Now I’m just a layman in expert hands so all I can do in many cases is accept the consensus.

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    1. Thanks for the comment!
      I need to read that book in order to fully reply, but the fact that unguided evolution is consensus could definitely be challenged. There are more theistic believers in the world than atheists. I am not necessarily arguing against evolution, but suggesting that theistic evolution at least seems more persuasive. Also, in order to give evidence against the appearance of design, I think Dawkins must do much more than point to natural selection which has no power beyond the fact that more “useful” mutations may possibly cause an animal to survive and pass on genes that may possibly manifest themselves in a useful way in the next generation. It also does not necessarily answer any questions about the fine-tuning of the universe.
      Thanks for engaging the ideas!

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      1. I did not mention fine-tuning to which I have two objections the first is emotional the second the abuse of the laws of chance.
        If I stand on the top of a high mountain in the sun and think to myself.
        How marvellous over millions of years this mountain was erroded and shaped so I could climb it and admire the veiw. Not only that the clouds were dispersed and the veiw exposed for my pleasure on this exact day at this exact moment in time.
        Such thinking is preposterously conceited but to put it much better than I can.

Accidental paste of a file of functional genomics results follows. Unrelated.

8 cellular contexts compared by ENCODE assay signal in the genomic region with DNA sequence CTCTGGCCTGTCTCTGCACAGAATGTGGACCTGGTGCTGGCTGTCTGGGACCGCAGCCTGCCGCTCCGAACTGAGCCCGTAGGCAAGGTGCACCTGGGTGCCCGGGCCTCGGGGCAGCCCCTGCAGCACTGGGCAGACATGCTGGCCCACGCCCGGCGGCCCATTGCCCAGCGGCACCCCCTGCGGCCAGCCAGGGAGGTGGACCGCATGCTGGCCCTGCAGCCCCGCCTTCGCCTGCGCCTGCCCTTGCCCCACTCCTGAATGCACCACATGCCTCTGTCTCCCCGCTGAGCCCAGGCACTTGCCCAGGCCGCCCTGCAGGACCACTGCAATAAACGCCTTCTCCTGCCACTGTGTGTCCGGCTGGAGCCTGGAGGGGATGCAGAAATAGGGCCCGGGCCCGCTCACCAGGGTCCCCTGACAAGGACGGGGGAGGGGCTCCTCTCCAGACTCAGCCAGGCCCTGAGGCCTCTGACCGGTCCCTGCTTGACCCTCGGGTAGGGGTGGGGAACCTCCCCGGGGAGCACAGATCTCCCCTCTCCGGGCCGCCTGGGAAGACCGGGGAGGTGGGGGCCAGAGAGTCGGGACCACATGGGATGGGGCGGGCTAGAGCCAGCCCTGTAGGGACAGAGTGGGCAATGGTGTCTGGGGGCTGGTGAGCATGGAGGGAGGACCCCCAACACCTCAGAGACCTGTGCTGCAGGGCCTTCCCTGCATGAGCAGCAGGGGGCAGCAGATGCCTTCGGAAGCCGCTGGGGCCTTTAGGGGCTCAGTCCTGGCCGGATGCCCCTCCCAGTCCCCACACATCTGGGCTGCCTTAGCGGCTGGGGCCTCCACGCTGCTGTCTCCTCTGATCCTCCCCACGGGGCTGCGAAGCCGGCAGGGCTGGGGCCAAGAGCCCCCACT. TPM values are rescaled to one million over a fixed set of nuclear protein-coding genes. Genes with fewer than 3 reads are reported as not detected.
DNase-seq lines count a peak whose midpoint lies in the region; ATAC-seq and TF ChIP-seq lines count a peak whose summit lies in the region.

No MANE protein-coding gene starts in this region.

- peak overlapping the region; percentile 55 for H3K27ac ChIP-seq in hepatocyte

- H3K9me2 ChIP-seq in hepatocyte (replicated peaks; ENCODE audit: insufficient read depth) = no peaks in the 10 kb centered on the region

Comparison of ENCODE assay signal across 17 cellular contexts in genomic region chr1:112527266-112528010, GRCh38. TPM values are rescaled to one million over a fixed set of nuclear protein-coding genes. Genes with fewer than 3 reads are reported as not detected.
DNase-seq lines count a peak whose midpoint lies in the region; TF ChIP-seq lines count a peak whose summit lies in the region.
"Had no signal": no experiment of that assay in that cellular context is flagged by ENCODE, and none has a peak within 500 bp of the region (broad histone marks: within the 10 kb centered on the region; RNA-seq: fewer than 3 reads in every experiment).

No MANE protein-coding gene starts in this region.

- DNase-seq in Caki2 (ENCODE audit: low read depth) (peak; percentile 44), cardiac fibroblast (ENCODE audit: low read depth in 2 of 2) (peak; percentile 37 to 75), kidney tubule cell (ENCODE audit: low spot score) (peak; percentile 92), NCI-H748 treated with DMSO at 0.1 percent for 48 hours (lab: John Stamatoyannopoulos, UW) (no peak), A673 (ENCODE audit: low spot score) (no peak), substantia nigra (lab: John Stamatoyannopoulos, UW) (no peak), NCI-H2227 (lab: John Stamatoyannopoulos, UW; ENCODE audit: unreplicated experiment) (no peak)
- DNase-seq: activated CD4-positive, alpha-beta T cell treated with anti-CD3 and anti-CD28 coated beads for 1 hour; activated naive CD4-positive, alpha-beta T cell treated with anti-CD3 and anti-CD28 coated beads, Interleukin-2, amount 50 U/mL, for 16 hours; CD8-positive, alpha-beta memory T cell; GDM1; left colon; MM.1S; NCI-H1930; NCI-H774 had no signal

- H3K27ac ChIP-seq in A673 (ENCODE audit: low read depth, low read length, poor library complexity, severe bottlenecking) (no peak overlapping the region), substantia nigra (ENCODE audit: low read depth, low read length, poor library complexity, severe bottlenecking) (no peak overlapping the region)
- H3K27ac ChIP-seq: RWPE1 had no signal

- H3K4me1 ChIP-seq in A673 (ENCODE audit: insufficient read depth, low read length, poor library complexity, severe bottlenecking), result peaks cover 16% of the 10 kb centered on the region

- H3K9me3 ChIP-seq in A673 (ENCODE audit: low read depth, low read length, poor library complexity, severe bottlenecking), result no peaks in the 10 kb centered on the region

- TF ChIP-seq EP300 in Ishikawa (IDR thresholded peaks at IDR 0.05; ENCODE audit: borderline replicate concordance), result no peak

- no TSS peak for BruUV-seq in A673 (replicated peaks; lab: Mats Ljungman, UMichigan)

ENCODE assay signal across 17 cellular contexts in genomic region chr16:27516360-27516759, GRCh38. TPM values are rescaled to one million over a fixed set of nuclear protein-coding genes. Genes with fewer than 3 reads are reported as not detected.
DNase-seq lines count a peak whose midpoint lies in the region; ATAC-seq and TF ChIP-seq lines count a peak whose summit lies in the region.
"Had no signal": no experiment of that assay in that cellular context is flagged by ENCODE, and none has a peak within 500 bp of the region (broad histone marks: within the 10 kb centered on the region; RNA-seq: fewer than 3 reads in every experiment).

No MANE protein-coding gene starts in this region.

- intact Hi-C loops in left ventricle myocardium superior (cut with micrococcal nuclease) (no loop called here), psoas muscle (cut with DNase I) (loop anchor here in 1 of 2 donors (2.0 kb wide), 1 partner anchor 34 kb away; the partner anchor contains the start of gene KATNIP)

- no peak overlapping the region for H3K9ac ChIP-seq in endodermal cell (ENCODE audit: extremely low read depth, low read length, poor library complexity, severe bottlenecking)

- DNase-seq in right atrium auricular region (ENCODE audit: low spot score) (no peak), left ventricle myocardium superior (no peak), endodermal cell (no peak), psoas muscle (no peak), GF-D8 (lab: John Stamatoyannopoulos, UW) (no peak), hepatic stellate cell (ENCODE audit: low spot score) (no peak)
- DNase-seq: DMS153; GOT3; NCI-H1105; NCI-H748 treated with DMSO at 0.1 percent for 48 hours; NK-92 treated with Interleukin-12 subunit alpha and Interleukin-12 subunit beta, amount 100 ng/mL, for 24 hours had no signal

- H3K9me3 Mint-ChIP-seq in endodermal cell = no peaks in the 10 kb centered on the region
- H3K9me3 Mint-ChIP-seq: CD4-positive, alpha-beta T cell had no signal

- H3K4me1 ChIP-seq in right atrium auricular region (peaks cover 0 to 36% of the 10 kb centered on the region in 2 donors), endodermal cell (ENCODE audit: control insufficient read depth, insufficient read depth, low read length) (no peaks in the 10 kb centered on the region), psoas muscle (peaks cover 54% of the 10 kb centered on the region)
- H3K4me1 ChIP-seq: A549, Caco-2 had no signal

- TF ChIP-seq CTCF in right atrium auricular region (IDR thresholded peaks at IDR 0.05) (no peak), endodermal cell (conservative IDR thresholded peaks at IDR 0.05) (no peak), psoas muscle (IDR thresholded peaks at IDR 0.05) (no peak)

‘A little madness in the Spring
        Is wholesome even for the King,
        But God be with the Clown–
        Who ponders this tremendous scene–
        This whole Experiment of Green—
        As if it were his own!’
        If ten years before I stood on that peak I worked out the chances of my being there at that moment of time in those circumstances they would have been exceedingly small.
        One last point about natural selection. Most of us are layman; we look to the experts for confirmation.
        Among the millions of theists are a few experts, but the majority of scientific experts are not theists we must take the expert consensus.

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      2. In answer to the law of chances reply:
        There is a major difference between the chances that you would be on a mountain that had a pretty view and that the entire universe came into existence. Slim chances and infinitesimally small chances are different in scale. Also, that beautiful scene on the mountain is like starting with a random number generator and happening to fall on a particular number, the existence of the universe is like starting with a bunch of atoms and then saying that they randomly became a random number generator that then spit out a particular number.
        As for you consensus arguments, I have two responses. The existence of God is not within the purview of science. Scientific evidence can point to the existence of God, but it cannot point away from a God because the existence of God lies wholly within the discipline of philosophy/theology. There is no reason to take a scientific experts consensus on the matter any more than taking a consensus of philosophy experts opinion on the theory of general relativity. Also, where do you get your numbers that say that most scientists are atheists? There is no reason to believe that is true without the statistics to back that. Thanks again for the engaging response!